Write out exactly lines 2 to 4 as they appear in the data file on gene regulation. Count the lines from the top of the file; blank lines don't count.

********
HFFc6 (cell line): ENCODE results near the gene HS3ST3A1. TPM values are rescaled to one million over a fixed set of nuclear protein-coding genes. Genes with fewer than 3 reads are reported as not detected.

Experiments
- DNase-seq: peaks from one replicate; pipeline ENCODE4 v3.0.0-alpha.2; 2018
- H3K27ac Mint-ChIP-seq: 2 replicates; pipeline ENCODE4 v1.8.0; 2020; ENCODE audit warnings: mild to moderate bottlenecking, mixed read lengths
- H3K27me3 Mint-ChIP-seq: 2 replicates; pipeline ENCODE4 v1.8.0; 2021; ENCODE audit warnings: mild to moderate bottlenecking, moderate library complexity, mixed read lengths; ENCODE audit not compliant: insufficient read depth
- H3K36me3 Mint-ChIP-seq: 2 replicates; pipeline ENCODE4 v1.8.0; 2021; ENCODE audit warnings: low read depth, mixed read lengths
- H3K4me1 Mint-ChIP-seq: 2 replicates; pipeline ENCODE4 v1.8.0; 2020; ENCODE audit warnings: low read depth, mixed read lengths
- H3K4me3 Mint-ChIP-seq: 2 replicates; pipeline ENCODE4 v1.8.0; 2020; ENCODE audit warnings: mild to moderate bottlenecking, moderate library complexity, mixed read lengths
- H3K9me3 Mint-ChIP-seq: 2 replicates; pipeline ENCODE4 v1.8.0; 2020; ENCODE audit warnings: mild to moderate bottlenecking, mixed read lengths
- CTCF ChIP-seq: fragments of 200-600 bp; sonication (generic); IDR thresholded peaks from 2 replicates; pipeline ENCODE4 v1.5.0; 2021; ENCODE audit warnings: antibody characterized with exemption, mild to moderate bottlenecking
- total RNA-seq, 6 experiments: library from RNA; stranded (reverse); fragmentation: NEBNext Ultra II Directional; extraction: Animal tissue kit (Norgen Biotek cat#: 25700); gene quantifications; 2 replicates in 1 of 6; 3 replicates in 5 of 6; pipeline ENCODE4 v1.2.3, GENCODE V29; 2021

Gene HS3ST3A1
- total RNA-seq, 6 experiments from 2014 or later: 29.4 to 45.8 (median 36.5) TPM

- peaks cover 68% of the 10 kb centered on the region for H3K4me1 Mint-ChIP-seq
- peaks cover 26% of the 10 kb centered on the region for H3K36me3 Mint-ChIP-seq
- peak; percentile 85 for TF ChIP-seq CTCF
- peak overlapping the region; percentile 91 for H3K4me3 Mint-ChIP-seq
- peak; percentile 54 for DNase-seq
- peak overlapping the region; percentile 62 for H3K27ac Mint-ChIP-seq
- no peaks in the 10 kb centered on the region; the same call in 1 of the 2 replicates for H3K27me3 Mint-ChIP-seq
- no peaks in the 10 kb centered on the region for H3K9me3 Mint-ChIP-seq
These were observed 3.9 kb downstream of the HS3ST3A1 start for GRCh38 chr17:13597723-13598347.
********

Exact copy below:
Experiments
- DNase-seq: peaks from one replicate; pipeline ENCODE4 v3.0.0-alpha.2; 2018
- H3K27ac Mint-ChIP-seq: 2 replicates; pipeline ENCODE4 v1.8.0; 2020; ENCODE audit warnings: mild to moderate bottlenecking, mixed read lengths